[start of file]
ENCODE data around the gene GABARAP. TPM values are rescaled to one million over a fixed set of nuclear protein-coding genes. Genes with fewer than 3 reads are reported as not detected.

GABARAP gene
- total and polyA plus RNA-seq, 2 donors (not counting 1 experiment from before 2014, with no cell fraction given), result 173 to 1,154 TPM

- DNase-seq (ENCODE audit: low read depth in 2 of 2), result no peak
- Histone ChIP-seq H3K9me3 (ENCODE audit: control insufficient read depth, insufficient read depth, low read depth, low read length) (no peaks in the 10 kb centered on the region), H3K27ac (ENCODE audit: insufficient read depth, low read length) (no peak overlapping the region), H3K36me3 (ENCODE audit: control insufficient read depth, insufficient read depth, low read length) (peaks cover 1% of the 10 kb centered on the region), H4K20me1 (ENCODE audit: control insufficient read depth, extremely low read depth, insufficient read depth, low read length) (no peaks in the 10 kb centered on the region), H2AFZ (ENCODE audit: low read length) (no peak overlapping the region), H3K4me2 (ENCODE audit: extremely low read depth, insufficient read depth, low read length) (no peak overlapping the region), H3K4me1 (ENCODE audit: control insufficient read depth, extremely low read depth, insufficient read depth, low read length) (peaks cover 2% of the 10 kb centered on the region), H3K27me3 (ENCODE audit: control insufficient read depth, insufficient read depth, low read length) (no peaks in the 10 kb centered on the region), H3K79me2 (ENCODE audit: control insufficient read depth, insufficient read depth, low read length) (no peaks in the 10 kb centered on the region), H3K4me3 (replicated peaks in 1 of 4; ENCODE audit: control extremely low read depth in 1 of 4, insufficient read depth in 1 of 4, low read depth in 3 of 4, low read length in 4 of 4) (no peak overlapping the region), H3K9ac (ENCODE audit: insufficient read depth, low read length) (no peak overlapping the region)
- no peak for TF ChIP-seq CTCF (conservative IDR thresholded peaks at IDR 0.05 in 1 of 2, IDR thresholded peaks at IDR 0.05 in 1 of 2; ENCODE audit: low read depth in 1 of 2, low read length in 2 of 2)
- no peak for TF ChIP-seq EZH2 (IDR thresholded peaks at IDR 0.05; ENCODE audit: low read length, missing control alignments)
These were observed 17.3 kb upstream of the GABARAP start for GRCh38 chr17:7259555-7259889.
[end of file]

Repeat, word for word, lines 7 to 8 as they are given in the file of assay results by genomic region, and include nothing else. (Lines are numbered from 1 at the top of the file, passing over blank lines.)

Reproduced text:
- no peak for TF ChIP-seq EZH2 (IDR thresholded peaks at IDR 0.05; ENCODE audit: low read length, missing control alignments)
These were observed 17.3 kb upstream of the GABARAP start for GRCh38 chr17:7259555-7259889.